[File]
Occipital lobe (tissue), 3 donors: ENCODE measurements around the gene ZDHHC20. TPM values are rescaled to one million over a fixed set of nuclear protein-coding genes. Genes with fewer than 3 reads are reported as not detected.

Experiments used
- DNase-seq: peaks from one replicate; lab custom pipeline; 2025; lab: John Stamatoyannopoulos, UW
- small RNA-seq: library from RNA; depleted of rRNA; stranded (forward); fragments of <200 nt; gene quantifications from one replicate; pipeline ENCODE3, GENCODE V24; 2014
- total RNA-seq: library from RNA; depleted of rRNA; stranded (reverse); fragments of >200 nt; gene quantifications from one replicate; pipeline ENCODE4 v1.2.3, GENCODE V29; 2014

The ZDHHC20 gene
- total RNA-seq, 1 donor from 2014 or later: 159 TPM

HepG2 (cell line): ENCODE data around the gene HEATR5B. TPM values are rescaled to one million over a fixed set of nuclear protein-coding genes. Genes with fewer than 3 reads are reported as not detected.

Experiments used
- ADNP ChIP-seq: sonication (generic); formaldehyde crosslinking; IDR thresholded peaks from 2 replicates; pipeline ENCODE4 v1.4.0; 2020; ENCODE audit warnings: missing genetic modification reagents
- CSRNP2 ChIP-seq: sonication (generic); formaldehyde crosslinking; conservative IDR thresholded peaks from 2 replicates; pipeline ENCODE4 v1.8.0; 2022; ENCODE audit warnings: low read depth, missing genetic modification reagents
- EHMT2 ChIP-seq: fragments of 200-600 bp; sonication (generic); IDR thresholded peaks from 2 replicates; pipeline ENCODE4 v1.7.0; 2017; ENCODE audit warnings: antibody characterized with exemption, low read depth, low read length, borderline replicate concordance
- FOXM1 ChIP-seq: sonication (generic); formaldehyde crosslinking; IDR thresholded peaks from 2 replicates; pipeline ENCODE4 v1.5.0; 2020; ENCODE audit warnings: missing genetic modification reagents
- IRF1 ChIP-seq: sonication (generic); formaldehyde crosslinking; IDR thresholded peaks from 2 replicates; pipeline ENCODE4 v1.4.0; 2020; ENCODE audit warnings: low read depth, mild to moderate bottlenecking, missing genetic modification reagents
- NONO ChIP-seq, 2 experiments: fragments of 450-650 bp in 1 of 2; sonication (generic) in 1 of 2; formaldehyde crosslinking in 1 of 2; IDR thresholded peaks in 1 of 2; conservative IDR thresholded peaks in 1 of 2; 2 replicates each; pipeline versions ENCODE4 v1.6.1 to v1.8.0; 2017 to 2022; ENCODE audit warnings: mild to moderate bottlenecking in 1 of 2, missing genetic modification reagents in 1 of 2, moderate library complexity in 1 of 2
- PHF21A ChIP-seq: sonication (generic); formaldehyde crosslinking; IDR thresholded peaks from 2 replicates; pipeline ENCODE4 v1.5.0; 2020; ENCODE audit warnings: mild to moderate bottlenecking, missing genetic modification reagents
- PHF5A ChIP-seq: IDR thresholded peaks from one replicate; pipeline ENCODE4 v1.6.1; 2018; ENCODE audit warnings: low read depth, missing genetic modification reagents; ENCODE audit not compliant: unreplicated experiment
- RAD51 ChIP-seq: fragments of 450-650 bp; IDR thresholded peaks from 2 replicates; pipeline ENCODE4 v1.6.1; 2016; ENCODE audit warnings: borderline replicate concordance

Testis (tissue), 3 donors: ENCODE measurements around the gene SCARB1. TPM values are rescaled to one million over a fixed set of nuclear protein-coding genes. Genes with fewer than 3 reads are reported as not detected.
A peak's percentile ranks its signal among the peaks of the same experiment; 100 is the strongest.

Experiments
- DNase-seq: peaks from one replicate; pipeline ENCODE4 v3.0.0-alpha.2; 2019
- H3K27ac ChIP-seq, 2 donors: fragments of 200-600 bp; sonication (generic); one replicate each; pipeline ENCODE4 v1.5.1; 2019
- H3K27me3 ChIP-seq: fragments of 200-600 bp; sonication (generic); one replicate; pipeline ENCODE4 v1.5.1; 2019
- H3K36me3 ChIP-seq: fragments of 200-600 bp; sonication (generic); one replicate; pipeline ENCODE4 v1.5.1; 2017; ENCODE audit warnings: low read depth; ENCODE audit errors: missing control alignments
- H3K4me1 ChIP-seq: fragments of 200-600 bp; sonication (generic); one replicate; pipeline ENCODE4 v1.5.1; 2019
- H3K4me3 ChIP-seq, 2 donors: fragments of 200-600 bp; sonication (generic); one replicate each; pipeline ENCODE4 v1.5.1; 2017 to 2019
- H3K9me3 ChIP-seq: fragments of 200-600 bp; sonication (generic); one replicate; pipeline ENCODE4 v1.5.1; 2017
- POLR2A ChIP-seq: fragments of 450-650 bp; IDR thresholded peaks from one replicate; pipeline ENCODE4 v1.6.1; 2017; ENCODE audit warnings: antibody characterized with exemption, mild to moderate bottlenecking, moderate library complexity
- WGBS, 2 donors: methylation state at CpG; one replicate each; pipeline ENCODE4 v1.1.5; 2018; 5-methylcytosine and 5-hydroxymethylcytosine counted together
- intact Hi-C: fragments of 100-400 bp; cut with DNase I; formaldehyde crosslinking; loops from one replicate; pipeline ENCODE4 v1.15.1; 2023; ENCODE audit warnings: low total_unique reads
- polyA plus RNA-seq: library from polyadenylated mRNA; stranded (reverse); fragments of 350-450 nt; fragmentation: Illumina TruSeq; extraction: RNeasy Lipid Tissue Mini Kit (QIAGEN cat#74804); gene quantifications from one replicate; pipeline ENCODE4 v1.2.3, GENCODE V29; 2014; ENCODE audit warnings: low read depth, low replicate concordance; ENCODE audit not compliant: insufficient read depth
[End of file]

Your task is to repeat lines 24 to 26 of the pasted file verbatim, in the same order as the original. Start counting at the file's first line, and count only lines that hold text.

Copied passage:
- H3K27me3 ChIP-seq: fragments of 200-600 bp; sonication (generic); one replicate; pipeline ENCODE4 v1.5.1; 2019
- H3K36me3 ChIP-seq: fragments of 200-600 bp; sonication (generic); one replicate; pipeline ENCODE4 v1.5.1; 2017; ENCODE audit warnings: low read depth; ENCODE audit errors: missing control alignments
- H3K4me1 ChIP-seq: fragments of 200-600 bp; sonication (generic); one replicate; pipeline ENCODE4 v1.5.1; 2019